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United States v. Lynch
United States Court of Appeals for the Ninth Circuit
233 F.3d 1139 (2000)
Ian Lynch (defendant) found and removed a partially buried human skill while on a hunting trip. Lynch had been looking for caves to explore when he found the skull buried in the side of a hill, not an apparent cemetery or burial ground. In an interview with federal agents, Lynch indicated that he knew the skull was old, but he did not know that the skull might be an archaeological resource more than 100 years old as defined by the Archaeological Resources Protection Act (the act) or that the skull was in a burial ground. Notably, legislative history for the act indicated that Congress sought to punish careless and intentional destruction of archaeological sites, not the technical offenses of casual or unwitting violators like a boy scout or other curious visitors to public lands. After several experts were unable to determine the skull’s age, authorities performed an analysis using carbon dating, which showed the skill was at least 1,400 years old. The government (plaintiff) indicted Lynch under § 470ee(a) of the act. Lynch filed a motion to dismiss the indictment, arguing that the indictment lacked the scienter required by the act. The district court denied the motion, holding that removal of the skull was malum in se, or a wrong in itself, and that the only requirement to satisfy scienter under the act was that Lynch knew that he was excavating or removing a human skull from a grave. The district court advised Lynch that the government did not need to prove that Lynch knew the skull’s removal was illegal or that the skull was an archaeological resource. Consequently, Lynch entered a conditional guilty plea. However, pursuant to an agreement with the government, Lynch preserved the knowledge, or mens rea, issue for appeal. Lynch appealed to the court of appeals.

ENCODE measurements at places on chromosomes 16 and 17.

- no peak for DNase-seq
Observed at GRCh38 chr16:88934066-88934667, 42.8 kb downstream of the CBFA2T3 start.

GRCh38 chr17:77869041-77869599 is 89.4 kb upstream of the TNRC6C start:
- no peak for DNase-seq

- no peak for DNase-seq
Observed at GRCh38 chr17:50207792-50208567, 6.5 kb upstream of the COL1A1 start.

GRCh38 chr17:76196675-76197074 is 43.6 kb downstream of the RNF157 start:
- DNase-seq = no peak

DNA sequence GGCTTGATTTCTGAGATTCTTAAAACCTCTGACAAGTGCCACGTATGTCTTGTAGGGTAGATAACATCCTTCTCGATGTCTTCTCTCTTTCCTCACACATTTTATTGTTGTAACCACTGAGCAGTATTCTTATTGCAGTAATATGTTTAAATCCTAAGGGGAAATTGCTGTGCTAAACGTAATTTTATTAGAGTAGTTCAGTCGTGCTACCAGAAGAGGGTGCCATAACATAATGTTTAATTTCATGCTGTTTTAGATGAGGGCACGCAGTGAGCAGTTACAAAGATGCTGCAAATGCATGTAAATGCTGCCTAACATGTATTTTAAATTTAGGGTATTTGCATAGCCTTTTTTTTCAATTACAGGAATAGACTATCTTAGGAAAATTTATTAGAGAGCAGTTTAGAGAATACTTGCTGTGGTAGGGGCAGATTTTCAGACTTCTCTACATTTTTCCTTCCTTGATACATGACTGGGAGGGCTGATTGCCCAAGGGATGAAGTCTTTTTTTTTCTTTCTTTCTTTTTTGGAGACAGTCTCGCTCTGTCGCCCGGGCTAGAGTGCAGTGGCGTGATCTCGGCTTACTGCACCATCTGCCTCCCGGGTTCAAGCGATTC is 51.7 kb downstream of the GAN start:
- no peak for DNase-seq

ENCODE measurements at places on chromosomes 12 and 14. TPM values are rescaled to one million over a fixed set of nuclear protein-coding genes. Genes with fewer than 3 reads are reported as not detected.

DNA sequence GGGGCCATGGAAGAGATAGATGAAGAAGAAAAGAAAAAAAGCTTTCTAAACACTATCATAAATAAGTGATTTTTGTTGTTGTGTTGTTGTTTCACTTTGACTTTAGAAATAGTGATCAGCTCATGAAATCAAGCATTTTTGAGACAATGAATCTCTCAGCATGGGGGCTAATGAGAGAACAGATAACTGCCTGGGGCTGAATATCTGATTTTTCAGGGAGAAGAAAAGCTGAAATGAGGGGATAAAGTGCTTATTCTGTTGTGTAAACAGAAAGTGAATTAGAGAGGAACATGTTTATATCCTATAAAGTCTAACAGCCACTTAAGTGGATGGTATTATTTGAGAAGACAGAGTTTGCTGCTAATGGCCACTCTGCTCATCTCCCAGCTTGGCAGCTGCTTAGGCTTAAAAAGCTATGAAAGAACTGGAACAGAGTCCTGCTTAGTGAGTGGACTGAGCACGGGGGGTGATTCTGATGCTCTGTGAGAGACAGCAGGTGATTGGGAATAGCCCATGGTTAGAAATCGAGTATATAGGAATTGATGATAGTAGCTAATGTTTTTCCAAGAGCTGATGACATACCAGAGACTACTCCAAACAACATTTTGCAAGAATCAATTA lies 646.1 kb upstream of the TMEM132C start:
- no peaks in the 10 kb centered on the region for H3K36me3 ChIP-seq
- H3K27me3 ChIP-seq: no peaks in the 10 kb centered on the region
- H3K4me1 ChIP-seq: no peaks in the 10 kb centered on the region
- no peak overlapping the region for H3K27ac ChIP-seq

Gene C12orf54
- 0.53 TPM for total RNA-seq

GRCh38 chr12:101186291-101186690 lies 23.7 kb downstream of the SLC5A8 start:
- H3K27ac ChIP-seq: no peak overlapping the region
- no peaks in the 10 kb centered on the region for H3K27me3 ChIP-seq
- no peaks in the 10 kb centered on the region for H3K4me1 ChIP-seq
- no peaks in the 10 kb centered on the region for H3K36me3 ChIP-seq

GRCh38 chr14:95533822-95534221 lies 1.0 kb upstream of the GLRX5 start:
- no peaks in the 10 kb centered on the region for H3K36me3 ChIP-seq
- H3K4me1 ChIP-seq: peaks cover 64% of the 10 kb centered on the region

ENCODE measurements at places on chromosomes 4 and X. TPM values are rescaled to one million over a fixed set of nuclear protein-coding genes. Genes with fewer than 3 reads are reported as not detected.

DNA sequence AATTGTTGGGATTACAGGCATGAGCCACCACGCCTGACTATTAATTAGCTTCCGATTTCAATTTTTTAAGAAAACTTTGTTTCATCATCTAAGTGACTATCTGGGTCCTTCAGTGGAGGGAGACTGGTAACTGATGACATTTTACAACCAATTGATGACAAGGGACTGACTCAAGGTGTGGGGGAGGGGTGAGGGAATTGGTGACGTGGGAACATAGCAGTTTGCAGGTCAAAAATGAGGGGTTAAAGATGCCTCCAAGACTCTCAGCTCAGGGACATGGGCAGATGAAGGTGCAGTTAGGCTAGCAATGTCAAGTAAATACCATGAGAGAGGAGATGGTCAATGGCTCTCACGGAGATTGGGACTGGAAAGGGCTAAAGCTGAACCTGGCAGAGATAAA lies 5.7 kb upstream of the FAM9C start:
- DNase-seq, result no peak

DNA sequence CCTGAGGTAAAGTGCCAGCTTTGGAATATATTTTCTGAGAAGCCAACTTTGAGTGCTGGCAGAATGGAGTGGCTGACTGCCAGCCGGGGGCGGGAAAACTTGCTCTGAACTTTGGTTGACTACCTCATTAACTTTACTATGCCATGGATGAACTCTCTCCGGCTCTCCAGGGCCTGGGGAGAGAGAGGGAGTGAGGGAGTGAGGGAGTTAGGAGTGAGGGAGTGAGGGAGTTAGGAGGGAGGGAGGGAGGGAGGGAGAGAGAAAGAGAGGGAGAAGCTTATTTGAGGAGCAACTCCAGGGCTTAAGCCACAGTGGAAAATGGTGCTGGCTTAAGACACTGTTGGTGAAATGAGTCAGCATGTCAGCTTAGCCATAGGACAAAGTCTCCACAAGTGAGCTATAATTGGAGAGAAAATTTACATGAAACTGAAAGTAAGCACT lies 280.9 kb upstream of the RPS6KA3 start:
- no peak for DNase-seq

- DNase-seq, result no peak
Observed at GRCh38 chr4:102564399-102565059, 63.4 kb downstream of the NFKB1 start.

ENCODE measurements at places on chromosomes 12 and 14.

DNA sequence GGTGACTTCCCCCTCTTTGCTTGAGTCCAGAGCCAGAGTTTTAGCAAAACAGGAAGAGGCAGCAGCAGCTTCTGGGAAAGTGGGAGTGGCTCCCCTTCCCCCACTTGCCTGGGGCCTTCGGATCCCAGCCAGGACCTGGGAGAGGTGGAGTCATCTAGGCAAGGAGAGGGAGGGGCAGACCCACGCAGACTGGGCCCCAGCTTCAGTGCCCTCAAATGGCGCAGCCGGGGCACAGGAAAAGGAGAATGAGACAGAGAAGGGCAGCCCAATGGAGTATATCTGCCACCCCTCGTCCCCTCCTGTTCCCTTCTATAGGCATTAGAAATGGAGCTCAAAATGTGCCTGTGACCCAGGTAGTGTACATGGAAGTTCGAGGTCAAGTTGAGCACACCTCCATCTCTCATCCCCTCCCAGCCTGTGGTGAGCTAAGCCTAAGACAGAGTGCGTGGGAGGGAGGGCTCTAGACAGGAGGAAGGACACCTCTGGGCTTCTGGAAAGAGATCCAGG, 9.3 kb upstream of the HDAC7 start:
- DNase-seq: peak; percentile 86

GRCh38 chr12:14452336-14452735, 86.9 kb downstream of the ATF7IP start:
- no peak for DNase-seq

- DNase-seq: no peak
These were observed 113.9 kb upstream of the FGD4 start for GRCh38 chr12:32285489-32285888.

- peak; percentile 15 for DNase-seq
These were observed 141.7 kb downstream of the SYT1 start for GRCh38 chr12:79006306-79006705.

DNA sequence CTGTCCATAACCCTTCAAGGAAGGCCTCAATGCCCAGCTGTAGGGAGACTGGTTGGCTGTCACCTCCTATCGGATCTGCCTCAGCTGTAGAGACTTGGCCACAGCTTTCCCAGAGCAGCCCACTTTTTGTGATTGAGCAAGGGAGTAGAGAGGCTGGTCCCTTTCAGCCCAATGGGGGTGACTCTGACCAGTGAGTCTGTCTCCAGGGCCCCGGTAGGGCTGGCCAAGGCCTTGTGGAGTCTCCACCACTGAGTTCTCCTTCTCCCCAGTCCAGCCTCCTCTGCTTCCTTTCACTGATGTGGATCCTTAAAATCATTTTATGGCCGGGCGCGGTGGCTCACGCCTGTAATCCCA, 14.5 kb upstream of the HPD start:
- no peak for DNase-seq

Rule of Law
Holding and Reasoning (Goodwin, J.)
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